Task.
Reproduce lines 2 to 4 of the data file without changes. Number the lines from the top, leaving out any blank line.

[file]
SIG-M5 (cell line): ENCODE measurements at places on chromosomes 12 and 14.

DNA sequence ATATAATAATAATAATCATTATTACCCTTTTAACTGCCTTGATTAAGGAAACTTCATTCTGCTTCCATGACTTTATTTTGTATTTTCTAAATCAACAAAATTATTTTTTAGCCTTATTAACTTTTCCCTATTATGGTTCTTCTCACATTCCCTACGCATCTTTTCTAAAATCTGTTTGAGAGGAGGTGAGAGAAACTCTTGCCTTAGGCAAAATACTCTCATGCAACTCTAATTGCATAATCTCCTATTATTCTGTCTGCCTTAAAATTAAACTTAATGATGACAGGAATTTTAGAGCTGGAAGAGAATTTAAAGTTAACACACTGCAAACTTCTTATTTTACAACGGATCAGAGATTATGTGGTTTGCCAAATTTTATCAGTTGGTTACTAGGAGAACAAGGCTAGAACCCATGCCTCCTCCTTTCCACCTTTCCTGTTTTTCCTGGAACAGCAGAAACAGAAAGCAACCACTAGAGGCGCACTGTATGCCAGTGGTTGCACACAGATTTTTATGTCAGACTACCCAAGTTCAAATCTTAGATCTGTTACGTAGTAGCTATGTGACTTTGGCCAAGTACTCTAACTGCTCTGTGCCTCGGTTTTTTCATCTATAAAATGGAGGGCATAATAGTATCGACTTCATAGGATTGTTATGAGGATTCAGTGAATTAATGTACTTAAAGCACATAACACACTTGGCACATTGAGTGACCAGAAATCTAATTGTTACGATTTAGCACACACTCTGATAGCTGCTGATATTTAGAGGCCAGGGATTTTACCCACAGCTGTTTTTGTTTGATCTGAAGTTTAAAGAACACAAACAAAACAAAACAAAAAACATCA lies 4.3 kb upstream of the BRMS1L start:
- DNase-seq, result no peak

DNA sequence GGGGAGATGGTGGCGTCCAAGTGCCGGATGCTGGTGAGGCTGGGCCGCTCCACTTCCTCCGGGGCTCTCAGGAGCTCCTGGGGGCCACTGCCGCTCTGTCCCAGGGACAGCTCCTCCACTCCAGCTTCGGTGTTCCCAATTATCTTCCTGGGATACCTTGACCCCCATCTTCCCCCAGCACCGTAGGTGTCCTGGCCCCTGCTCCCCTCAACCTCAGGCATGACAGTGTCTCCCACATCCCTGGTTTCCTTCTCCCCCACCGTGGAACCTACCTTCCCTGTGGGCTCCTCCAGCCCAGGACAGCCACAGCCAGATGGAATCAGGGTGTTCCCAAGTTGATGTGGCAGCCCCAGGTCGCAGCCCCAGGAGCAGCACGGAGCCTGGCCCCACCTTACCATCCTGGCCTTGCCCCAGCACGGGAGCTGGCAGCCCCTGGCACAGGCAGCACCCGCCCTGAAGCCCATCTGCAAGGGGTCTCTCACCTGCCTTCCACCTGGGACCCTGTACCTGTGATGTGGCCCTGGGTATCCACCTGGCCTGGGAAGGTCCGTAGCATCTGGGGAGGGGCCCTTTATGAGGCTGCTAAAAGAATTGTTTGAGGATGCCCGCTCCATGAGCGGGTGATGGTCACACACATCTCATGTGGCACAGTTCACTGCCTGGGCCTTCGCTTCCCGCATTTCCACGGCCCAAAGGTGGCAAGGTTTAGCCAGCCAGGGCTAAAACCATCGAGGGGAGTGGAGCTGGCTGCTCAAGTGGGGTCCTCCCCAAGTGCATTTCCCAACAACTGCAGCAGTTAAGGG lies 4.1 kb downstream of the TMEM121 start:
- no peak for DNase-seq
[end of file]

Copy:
DNA sequence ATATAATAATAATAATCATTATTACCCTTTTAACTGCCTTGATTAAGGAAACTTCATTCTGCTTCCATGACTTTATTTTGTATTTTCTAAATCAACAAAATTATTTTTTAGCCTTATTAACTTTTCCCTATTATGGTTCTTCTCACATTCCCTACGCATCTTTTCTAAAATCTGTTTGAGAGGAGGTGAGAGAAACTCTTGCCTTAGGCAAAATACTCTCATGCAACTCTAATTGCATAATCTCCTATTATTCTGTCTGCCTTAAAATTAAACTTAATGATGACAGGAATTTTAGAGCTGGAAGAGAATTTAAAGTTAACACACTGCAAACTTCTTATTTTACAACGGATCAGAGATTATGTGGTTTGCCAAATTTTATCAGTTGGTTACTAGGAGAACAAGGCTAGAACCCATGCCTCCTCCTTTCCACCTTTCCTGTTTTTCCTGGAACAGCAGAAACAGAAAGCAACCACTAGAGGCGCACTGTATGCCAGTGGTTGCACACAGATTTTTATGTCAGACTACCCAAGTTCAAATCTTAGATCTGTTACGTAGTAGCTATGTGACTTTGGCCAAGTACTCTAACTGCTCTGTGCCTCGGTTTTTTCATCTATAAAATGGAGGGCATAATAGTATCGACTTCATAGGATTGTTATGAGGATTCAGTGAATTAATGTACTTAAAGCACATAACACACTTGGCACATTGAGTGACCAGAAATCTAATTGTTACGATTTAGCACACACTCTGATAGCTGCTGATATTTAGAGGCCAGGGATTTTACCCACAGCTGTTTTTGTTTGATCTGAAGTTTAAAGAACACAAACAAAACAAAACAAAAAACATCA lies 4.3 kb upstream of the BRMS1L start:
- DNase-seq, result no peak

DNA sequence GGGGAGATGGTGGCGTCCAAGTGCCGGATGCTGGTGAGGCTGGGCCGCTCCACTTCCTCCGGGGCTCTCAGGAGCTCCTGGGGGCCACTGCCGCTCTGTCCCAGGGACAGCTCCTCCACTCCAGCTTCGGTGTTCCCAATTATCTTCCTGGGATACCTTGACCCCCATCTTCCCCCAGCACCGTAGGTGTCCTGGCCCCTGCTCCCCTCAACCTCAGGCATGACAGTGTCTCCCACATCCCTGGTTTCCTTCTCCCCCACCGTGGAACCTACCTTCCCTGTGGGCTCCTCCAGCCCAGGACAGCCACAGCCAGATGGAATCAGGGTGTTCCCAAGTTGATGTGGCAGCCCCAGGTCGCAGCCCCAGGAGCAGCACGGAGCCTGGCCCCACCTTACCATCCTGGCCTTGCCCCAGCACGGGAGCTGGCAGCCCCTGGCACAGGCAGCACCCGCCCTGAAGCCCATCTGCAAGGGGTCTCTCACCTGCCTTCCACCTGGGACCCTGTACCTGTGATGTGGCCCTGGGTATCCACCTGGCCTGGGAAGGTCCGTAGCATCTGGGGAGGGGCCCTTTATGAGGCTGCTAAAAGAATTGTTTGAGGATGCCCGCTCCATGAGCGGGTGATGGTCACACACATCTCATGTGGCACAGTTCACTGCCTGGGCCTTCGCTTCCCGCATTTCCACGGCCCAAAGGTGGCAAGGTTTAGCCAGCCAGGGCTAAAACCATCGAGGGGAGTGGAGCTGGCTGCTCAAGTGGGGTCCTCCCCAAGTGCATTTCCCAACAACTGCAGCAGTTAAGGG lies 4.1 kb downstream of the TMEM121 start: